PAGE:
inducts 9 members
into Hall of Fame
The Hawaii Joint Police Association recently inducted nine members into its Hall of Fame.
The association was founded in 1967 and has 175 active and retired members from the federal, state, military and city law enforcement, said President Donald Devaney.
The nine men inducted were:
Edward Anthony Berlin (posthumously), a former special agent in charge of the Pearl Harbor office for Naval Criminal Investigative Service. He later served as the director of security for the Navy's exchange service. He was the local representative for Reid Psychological testing services until his death in 1998.
Charles "Chuck" Horstmann, a former U.S. Army special agent and co-founder of the association. He was Hawaii's "Top Cop" in 1995 and works as security executive for First Hawaiian Bank.
Ronald E. Jones, serves as president and chief executive of Sonitrol of Hawaii, a security alarm company. He has worked as president of the Moanalua Gardens Community Association and was the former chairman of the Moanalua Gardens Crime Watch program.
Norman Osthoff Jr., a retired major of the Honolulu Police Department. Osthoff, who served as director of security at Queen's Hospital, graduated from the FBI Academy and founded the Hawaii chapter for the Association for Healthcare Security and Safety. Osthoff was Hawaii's first official "Top Cop" in 1992.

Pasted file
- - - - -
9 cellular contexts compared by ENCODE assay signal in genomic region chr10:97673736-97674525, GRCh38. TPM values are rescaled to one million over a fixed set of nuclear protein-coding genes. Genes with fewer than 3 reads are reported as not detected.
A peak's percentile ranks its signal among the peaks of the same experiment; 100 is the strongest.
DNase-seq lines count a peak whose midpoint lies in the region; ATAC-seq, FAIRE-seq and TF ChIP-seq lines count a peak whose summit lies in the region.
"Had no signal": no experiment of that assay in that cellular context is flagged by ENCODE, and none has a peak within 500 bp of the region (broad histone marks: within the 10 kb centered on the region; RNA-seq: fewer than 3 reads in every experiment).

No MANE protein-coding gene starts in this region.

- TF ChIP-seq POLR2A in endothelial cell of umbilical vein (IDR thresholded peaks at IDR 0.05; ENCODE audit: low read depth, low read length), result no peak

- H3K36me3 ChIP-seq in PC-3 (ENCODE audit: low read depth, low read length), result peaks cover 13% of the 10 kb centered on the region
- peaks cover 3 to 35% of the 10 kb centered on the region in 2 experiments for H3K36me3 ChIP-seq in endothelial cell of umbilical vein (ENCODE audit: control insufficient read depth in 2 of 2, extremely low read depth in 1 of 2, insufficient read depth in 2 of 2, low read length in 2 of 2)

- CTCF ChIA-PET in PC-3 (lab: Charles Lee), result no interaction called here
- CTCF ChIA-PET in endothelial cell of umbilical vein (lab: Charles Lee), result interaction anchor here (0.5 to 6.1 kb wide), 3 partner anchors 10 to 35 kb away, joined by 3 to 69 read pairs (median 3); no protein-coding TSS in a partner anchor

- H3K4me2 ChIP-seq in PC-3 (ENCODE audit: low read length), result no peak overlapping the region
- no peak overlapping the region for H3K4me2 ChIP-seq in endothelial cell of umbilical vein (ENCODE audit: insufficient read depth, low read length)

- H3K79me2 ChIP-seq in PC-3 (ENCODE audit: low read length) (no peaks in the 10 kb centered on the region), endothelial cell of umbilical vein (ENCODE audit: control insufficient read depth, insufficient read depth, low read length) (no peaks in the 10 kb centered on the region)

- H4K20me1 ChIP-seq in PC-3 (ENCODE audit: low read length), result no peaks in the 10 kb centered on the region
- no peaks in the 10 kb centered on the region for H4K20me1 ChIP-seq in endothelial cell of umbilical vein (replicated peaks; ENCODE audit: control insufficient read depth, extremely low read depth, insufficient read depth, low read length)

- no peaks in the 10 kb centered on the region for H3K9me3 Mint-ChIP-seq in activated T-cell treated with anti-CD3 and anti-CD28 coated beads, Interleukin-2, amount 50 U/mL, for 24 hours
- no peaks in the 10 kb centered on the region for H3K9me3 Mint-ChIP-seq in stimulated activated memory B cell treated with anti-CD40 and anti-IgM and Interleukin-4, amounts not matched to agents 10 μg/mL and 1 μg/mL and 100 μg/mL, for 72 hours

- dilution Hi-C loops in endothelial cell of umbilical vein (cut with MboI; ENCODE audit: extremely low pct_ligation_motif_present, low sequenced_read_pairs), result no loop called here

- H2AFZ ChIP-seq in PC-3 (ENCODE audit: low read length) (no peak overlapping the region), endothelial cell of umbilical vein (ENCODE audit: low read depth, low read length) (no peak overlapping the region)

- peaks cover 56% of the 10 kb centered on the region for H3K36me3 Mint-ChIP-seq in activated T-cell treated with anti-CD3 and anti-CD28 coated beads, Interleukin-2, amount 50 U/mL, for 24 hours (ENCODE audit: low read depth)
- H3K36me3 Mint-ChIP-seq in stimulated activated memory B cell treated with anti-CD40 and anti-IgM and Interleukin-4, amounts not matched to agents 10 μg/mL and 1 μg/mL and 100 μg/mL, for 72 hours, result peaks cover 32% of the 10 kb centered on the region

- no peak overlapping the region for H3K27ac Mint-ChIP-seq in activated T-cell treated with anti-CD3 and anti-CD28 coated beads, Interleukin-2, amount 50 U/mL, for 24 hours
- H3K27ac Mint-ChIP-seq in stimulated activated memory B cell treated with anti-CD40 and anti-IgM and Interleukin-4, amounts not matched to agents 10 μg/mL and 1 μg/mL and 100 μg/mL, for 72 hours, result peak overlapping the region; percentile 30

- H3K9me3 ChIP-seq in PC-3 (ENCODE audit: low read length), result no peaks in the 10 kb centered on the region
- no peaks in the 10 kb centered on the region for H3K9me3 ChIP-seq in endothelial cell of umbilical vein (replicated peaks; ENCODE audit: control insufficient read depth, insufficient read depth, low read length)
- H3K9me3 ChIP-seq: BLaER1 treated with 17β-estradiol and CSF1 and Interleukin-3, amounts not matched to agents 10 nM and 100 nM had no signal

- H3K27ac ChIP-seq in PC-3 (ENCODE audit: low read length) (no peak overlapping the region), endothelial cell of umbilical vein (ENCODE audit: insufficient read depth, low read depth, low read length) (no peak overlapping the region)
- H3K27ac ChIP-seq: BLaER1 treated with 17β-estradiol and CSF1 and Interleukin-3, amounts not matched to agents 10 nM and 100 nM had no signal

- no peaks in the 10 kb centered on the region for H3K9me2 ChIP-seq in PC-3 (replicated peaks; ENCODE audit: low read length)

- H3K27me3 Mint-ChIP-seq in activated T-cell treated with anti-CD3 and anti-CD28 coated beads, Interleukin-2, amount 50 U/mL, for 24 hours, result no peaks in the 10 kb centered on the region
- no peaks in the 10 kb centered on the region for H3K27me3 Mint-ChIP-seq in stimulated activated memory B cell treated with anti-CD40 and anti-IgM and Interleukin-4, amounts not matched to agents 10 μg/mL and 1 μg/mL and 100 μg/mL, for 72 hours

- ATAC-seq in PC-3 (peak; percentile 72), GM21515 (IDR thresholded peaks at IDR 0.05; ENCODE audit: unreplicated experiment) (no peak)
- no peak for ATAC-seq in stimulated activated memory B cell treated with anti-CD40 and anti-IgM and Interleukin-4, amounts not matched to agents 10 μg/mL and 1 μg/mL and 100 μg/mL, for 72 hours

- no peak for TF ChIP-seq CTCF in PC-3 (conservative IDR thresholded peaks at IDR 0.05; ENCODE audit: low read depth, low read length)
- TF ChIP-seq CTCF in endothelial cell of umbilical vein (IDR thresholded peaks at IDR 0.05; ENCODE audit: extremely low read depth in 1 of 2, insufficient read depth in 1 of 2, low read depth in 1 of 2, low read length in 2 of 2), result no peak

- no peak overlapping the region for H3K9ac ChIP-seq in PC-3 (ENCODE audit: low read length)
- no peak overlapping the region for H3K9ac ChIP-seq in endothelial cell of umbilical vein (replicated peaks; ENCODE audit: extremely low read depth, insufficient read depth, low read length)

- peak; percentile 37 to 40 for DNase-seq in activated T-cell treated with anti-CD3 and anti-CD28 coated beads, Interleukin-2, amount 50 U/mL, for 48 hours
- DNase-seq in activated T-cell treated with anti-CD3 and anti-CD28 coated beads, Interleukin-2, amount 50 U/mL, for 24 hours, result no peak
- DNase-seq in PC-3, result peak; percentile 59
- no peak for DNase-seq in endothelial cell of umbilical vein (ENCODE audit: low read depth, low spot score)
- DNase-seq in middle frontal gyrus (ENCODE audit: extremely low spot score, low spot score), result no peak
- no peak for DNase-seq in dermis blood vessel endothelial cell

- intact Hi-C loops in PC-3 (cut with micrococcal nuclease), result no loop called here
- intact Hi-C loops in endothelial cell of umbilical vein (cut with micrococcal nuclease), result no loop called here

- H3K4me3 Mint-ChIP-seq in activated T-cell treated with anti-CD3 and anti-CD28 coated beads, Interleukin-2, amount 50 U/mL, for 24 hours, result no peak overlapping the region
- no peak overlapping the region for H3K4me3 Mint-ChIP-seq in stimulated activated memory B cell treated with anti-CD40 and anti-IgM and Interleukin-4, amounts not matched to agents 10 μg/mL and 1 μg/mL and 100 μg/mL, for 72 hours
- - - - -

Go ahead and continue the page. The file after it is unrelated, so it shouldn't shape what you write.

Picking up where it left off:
George Roberts (posthumously), served as district and port director of the Honolulu U.S. Customs Office until his death at age 89 in 1997. He had been the oldest executive-level U.S. civil service employee in the nation. Roberts was Hawaii's "Top Cop" in 1993.
David W. Smith, a retired U.S. Army counter-intelligence officer and association co-founder. Smith provided protection for Korean President Sygman Rhee and scientists Albert Einstein and Robert Oppenheimer.
William "Frank" Steer, who graduated from the U.S. Military Academy in 1925 and served in France during World War I. He will be presented with the French Legion of Honor award later this year. Steer served as the martial law provost marshal during World War II, responsible for law enforcement in the Territory of Hawaii and control of all prisoners of war captured in the Pacific and North Africa. He retired from the Air Force as provost marshal in 1950. He celebrates his 98th birthday today.
Alfred F. Streck Jr., a retiredAir Force colonel who served as an investigator for the Honolulu Police Commission. Streck was instrumental in founding the annual Law Enforcement Appreciation Luncheon award ceremony.
Frank P. Su'a (posthumously), who retired as a Honolulu Police Department major and had worked closely with the local Samoan community. He served as a chairman of the Western States Intelligence Networks Service until his death in 1997.